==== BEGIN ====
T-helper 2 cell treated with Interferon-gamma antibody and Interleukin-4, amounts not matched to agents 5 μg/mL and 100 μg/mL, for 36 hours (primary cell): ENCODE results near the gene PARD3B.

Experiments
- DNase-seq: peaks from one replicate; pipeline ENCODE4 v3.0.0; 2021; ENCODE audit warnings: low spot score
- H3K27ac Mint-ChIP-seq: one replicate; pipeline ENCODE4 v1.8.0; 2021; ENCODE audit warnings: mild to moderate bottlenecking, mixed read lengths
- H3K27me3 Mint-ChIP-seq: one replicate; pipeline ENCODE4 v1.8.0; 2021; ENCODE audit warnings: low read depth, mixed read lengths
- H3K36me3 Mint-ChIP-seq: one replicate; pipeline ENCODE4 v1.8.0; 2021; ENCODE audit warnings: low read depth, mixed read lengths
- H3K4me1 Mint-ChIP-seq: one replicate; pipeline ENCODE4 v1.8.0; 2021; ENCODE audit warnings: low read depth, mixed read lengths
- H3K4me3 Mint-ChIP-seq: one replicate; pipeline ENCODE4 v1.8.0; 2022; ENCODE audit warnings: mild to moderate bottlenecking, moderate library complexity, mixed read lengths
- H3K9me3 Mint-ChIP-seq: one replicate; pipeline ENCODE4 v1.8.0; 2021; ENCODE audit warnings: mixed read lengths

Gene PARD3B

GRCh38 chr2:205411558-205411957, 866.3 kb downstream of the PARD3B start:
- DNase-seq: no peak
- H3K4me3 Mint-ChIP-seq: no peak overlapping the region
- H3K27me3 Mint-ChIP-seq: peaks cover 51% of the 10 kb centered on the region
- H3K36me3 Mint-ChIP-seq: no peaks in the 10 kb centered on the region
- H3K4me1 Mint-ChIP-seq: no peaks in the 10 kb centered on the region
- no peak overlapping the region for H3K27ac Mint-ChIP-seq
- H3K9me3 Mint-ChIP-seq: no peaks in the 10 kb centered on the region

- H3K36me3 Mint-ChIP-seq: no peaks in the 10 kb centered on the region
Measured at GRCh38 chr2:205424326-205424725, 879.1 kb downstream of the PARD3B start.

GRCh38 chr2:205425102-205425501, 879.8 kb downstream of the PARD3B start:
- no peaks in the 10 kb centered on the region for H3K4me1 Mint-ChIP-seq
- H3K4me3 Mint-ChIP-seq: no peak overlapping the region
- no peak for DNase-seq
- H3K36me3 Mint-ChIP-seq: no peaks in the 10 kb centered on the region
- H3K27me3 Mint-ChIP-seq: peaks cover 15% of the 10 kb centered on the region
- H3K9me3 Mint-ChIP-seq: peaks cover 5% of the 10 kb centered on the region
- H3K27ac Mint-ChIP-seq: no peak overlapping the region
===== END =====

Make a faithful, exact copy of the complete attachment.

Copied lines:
T-helper 2 cell treated with Interferon-gamma antibody and Interleukin-4, amounts not matched to agents 5 μg/mL and 100 μg/mL, for 36 hours (primary cell): ENCODE results near the gene PARD3B.

Experiments
- DNase-seq: peaks from one replicate; pipeline ENCODE4 v3.0.0; 2021; ENCODE audit warnings: low spot score
- H3K27ac Mint-ChIP-seq: one replicate; pipeline ENCODE4 v1.8.0; 2021; ENCODE audit warnings: mild to moderate bottlenecking, mixed read lengths
- H3K27me3 Mint-ChIP-seq: one replicate; pipeline ENCODE4 v1.8.0; 2021; ENCODE audit warnings: low read depth, mixed read lengths
- H3K36me3 Mint-ChIP-seq: one replicate; pipeline ENCODE4 v1.8.0; 2021; ENCODE audit warnings: low read depth, mixed read lengths
- H3K4me1 Mint-ChIP-seq: one replicate; pipeline ENCODE4 v1.8.0; 2021; ENCODE audit warnings: low read depth, mixed read lengths
- H3K4me3 Mint-ChIP-seq: one replicate; pipeline ENCODE4 v1.8.0; 2022; ENCODE audit warnings: mild to moderate bottlenecking, moderate library complexity, mixed read lengths
- H3K9me3 Mint-ChIP-seq: one replicate; pipeline ENCODE4 v1.8.0; 2021; ENCODE audit warnings: mixed read lengths

Gene PARD3B

GRCh38 chr2:205411558-205411957, 866.3 kb downstream of the PARD3B start:
- DNase-seq: no peak
- H3K4me3 Mint-ChIP-seq: no peak overlapping the region
- H3K27me3 Mint-ChIP-seq: peaks cover 51% of the 10 kb centered on the region
- H3K36me3 Mint-ChIP-seq: no peaks in the 10 kb centered on the region
- H3K4me1 Mint-ChIP-seq: no peaks in the 10 kb centered on the region
- no peak overlapping the region for H3K27ac Mint-ChIP-seq
- H3K9me3 Mint-ChIP-seq: no peaks in the 10 kb centered on the region

- H3K36me3 Mint-ChIP-seq: no peaks in the 10 kb centered on the region
Measured at GRCh38 chr2:205424326-205424725, 879.1 kb downstream of the PARD3B start.

GRCh38 chr2:205425102-205425501, 879.8 kb downstream of the PARD3B start:
- no peaks in the 10 kb centered on the region for H3K4me1 Mint-ChIP-seq
- H3K4me3 Mint-ChIP-seq: no peak overlapping the region
- no peak for DNase-seq
- H3K36me3 Mint-ChIP-seq: no peaks in the 10 kb centered on the region
- H3K27me3 Mint-ChIP-seq: peaks cover 15% of the 10 kb centered on the region
- H3K9me3 Mint-ChIP-seq: peaks cover 5% of the 10 kb centered on the region
- H3K27ac Mint-ChIP-seq: no peak overlapping the region